10 March 2010
The river districts of the northern Jamuna in Bangladesh are home to approximately 3.5 million people.
One million of these inhabitants live on river islands and bars, commonly known as chars. These chars are surrounded by water throughout the year and are prone to acute erosion.
It means vulnerable and insecure livelihoods for char dwellers. These families are some of the most food-insecure and poorest people in Bangladesh.
One in every two children under 5 who live on these chars are stunted, one in six of them severely.
Wasting, a measure of acute undernutrition, is found in 94% of children suffering from chronic undernutrition. Women and girls suffer above average levels of anaemia, while boys, on average, show greater acute and chronic malnutrition compared to girls.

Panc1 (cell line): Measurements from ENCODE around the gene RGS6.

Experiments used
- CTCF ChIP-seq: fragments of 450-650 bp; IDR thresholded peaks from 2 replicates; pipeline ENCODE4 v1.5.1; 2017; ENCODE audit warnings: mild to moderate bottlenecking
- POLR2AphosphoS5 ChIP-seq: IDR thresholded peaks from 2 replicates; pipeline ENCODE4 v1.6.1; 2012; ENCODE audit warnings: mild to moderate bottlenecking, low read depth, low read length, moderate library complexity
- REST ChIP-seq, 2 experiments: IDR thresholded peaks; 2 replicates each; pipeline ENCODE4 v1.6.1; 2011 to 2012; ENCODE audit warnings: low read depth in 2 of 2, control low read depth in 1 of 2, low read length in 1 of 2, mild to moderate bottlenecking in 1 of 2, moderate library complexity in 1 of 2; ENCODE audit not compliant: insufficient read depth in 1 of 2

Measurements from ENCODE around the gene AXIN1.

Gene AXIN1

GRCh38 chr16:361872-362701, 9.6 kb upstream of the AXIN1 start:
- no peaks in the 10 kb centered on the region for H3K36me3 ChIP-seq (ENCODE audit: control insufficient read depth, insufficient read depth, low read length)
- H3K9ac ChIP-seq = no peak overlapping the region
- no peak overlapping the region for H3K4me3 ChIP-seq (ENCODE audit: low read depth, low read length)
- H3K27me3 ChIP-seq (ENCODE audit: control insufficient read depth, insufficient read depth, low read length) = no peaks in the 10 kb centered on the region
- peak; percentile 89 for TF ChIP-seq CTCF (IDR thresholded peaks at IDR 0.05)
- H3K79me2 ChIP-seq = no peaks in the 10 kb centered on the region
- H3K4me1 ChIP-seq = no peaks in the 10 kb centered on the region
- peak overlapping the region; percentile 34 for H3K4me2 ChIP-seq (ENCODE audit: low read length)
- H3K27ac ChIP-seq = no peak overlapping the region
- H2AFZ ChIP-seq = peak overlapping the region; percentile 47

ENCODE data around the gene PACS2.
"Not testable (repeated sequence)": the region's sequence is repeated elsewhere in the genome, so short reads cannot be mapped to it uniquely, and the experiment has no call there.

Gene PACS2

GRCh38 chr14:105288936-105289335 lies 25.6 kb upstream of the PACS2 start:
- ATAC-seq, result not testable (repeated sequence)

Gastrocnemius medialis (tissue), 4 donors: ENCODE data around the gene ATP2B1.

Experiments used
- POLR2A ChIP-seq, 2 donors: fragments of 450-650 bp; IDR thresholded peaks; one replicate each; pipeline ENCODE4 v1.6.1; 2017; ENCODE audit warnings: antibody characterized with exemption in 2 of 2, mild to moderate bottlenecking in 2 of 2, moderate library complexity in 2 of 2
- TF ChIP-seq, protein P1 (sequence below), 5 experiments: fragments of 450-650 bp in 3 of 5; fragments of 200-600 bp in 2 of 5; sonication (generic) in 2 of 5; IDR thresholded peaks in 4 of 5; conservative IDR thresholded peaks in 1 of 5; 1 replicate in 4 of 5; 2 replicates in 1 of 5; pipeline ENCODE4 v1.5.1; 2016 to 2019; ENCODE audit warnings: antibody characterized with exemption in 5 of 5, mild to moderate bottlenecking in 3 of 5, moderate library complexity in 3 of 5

The Chars Livelihoods Programme aims to improve the livelihoods of one million extremely poor and vulnerable island chars dwellers. The programme transfers livestock, vegetable seeds, cash for work, micro-nutrient sprinkles, and other assets, to 55,000 core families which are having real benefits for nutrition.
Families have more vegetables to eat and some are drinking milk and eating eggs for the first time; girls and pregnant women are taking folic acid and iron.
Raising awareness is leading to changes in their health, hygiene and diet. As a result 36% less mothers are suffering from Chronic Energy Deficiency, they have gained weight and improved their BMI. At the same time, the incidence of stunting and underweight children has reduced significantly.